Friday, January 27, 2017

A Great Example of Using Google Maps in Science

At almost every conference that I attend I offer a session about Google Maps and Google Earth. Most of the people that come to those sessions are social studies teachers. That is because there is a natural connection between maps and topics in social studies. But there are plenty of other subject areas and topics in which Google Maps and Google Earth can be helpful. One example of this comes from my former colleague, John Haley.

John Haley created a blog and a corresponding Google Map called Maine Geology Hikes. On Maine Geology Hikes John writes about interesting hikes in Maine that lead you to neat geological formations. Each placemark on the map includes a description with a link back to a blog post about the hike. The blog posts are more than just stories about hiking. He shares lessons worthy of inclusion in books on the topic of Maine geology.

Applications for Education
John Haley's Maine Geology Hikes is a great example of using Google Maps in an subject area outside of social studies. The model that John provides could be modified for any state or region. Google's My Maps tool offers a couple of ways that your students can collaborate to create their own geology hikes maps.

Thursday, January 26, 2017

The Climate Time Machine

Crafting my previous post about 40 years of snow data reminded me of a neat climate change demonstration for kids. NASA's Climate Time Machine is one of many activities that students can complete on NASA's Climate Kids website.

The Climate Time Machine is essentially an interactive timeline that lets students see the changes in the Arctic ice pack, temperatures, carbon emissions, and sea level over time. Students move the slider on the timeline to see how the ice pack has changed and how sea levels could change in the future.

Applications for Education
Besides the games and hands-on activities featured on Climate Kids students can work through the Climate Kids guided big questions wheel. The guided questions wheel walks students through the basic concepts and issues related to climate change. Six questions are featured in the wheel. Students select a question to discover the answers through the exploration of a series of smaller questions. Each question is addressed with a mix of image, text, and video explanations.

Wednesday Webinars Resume Next Week

In December and January I hosted a series of professional development webinars on Wednesday afternoons. A couple of those webinars sold out. After a week off, the series will resume next week at 4pm Eastern Time with a webinar on Mind Mapping and Collaborative Brainstorming. The following week the topic will be using Google Maps in multiple subject areas. And on February 15th the topic will be Search Strategies Students Need to Know.

There are two registration options for the February series of webinars. You can sign up for an individual session for $20 or if you register by January 31st you can register for all three sessions for just $30. Either way your registration includes access to the live webinar, unlimited access to the recording of the webinar, handouts, and the option for a PD certificate. Learn more on the Practical Ed Tech Wednesday Webinar page.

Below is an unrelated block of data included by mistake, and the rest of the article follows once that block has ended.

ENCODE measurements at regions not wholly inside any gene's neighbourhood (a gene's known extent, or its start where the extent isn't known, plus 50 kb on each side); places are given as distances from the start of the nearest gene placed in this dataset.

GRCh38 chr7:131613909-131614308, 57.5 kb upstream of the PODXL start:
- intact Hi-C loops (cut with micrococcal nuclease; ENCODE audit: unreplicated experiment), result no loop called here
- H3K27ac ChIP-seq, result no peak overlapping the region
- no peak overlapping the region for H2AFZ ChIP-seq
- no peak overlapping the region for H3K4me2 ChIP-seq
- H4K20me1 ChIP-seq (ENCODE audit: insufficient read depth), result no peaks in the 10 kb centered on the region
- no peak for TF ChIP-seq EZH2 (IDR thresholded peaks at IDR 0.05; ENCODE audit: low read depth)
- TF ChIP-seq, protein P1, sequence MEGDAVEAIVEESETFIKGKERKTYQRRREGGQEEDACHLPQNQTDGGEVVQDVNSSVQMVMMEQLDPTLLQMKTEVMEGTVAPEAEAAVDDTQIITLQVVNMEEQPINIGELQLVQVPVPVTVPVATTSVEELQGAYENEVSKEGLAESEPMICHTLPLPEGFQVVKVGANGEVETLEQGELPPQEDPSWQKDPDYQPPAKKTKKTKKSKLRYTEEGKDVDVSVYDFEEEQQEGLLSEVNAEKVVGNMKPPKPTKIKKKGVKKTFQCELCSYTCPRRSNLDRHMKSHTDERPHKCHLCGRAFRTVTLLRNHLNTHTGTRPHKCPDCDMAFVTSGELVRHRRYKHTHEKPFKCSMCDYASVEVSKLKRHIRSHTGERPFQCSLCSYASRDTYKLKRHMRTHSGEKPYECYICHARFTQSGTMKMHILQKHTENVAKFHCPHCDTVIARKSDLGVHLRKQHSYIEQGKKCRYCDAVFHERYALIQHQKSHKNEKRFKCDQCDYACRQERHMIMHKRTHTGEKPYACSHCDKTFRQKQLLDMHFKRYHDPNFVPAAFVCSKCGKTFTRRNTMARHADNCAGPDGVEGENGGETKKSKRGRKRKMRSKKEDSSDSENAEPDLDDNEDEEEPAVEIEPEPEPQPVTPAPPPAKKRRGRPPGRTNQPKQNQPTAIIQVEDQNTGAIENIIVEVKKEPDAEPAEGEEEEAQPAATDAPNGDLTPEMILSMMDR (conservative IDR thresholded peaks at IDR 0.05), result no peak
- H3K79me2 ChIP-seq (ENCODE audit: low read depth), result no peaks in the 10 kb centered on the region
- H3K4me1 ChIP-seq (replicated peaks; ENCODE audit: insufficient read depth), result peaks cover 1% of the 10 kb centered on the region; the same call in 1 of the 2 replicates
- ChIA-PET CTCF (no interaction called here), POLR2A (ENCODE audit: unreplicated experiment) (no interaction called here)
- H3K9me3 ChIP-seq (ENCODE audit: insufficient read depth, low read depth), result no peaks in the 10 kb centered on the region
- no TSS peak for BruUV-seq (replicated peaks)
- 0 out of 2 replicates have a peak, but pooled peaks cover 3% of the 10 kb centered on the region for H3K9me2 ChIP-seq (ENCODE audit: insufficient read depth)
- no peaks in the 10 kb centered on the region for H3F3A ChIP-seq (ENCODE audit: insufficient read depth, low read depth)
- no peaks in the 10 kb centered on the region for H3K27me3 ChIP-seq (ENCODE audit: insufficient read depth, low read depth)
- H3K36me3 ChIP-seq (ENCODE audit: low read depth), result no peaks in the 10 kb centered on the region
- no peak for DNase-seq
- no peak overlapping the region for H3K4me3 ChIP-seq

Richard, why is there a charge for the webinars? 
I explain the answer in this video

40 Years of Snow Data

The Snow Guardian is an interesting short film featured on National Geographic's YouTube channel. The film features billy barr (he chooses not to capitalize his name) who has lived alone on Gothic Mountain in Colorado for more than 40 years. For all but one of those years he has kept detailed, daily records of the snow pack. That data is now used by scientists studying climate change. The video is fascinating. Watch The Snow Guardian as embedded below.

Applications for Education
Besides the record keeping aspect of this story, your students may have a lot of questions about how billy barr has managed to maintain his solitary lifestyle in the mountains for more than forty years. I certainly had a lot of questions about that so I went and did a little searching on the web for answers. I found this excellent article from The Atlantic that answered most of my questions.

New Google Docs & Sheets Features for Mobile Users

If you frequently use Google Docs and Sheets on your phone or tablet, you may be happy the next time you update the Docs and Sheets apps. As announced this morning, Google Docs for Android will now let you drag and drop to edit images, insert headers and footers, and drag and drop text. The latest version of Docs for iOS will also let you insert headers and footers.

The latest version of Docs for iOS allows you to add page numbers to your documents and change the page orientation of your documents. The updated Sheets app for iOS now offers the option to edit cell border appearance.

Applications for Education
These new features bring the mobile versions of Google Docs closer to the browser version. That should ease some of the frustration that students experience when they transition between the computers they use at school at the mobile devices that they use away from school.